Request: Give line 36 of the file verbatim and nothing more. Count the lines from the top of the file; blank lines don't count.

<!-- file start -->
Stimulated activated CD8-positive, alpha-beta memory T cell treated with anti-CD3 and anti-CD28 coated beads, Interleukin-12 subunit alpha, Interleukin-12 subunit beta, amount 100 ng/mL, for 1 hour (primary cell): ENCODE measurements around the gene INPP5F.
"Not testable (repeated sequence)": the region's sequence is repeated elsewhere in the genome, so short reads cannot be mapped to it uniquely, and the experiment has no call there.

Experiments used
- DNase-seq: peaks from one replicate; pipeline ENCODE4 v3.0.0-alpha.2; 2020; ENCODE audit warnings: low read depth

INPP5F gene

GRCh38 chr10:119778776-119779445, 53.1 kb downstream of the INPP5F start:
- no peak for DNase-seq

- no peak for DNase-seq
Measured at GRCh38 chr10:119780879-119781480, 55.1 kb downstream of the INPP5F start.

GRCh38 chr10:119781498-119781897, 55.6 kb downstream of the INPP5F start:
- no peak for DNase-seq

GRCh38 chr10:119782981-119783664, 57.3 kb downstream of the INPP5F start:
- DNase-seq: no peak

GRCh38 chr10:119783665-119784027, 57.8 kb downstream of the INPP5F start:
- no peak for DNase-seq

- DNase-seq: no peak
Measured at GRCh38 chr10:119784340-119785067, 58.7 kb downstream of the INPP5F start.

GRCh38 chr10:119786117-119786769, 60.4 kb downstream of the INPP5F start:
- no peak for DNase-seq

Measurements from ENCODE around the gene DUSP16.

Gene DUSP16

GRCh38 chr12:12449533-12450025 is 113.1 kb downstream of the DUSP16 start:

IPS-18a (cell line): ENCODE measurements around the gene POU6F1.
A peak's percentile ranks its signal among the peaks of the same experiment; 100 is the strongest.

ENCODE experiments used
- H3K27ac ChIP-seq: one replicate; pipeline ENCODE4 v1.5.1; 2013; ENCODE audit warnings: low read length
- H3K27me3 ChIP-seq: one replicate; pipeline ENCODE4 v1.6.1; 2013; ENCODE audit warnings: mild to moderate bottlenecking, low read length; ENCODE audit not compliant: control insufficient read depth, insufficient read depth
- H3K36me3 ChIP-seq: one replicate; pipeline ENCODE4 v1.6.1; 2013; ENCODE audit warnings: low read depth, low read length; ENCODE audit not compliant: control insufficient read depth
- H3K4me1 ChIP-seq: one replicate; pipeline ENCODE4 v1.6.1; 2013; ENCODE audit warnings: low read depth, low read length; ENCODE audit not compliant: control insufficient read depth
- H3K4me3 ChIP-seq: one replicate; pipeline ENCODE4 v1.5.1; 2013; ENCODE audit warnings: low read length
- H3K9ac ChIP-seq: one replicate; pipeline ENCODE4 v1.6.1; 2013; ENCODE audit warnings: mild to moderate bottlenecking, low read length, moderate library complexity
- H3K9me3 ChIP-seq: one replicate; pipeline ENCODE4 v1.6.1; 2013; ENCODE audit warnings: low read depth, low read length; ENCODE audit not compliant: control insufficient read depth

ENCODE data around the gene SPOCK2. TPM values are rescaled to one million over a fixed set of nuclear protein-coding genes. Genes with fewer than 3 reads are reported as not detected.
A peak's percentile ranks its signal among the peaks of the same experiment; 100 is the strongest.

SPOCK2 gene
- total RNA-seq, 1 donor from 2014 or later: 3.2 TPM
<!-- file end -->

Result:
- total RNA-seq, 1 donor from 2014 or later: 3.2 TPM